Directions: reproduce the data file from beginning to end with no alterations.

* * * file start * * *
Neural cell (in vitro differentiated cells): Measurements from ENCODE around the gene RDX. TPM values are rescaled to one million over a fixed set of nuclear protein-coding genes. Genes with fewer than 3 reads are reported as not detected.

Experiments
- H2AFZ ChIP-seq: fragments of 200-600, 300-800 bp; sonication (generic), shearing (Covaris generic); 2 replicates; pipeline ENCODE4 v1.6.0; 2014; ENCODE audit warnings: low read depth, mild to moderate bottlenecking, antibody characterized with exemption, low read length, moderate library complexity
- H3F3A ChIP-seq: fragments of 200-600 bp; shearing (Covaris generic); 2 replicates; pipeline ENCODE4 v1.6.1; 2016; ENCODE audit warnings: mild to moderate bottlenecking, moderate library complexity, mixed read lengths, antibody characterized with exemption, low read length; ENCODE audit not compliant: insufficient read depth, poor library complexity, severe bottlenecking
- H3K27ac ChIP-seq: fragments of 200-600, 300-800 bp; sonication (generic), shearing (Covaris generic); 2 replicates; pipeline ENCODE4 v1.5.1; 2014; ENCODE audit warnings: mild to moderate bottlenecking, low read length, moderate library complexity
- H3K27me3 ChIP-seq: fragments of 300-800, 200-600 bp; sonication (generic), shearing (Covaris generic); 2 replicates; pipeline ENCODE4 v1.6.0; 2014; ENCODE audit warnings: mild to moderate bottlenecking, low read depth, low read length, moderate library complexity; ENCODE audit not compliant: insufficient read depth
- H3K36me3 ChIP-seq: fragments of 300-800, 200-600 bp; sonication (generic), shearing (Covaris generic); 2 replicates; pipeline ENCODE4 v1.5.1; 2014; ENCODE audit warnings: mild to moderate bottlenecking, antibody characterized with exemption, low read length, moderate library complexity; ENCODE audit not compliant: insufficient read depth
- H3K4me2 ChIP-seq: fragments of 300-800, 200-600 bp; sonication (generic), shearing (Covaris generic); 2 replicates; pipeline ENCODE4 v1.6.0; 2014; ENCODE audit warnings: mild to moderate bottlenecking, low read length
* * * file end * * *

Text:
Neural cell (in vitro differentiated cells): Measurements from ENCODE around the gene RDX. TPM values are rescaled to one million over a fixed set of nuclear protein-coding genes. Genes with fewer than 3 reads are reported as not detected.

Experiments
- H2AFZ ChIP-seq: fragments of 200-600, 300-800 bp; sonication (generic), shearing (Covaris generic); 2 replicates; pipeline ENCODE4 v1.6.0; 2014; ENCODE audit warnings: low read depth, mild to moderate bottlenecking, antibody characterized with exemption, low read length, moderate library complexity
- H3F3A ChIP-seq: fragments of 200-600 bp; shearing (Covaris generic); 2 replicates; pipeline ENCODE4 v1.6.1; 2016; ENCODE audit warnings: mild to moderate bottlenecking, moderate library complexity, mixed read lengths, antibody characterized with exemption, low read length; ENCODE audit not compliant: insufficient read depth, poor library complexity, severe bottlenecking
- H3K27ac ChIP-seq: fragments of 200-600, 300-800 bp; sonication (generic), shearing (Covaris generic); 2 replicates; pipeline ENCODE4 v1.5.1; 2014; ENCODE audit warnings: mild to moderate bottlenecking, low read length, moderate library complexity
- H3K27me3 ChIP-seq: fragments of 300-800, 200-600 bp; sonication (generic), shearing (Covaris generic); 2 replicates; pipeline ENCODE4 v1.6.0; 2014; ENCODE audit warnings: mild to moderate bottlenecking, low read depth, low read length, moderate library complexity; ENCODE audit not compliant: insufficient read depth
- H3K36me3 ChIP-seq: fragments of 300-800, 200-600 bp; sonication (generic), shearing (Covaris generic); 2 replicates; pipeline ENCODE4 v1.5.1; 2014; ENCODE audit warnings: mild to moderate bottlenecking, antibody characterized with exemption, low read length, moderate library complexity; ENCODE audit not compliant: insufficient read depth
- H3K4me2 ChIP-seq: fragments of 300-800, 200-600 bp; sonication (generic), shearing (Covaris generic); 2 replicates; pipeline ENCODE4 v1.6.0; 2014; ENCODE audit warnings: mild to moderate bottlenecking, low read length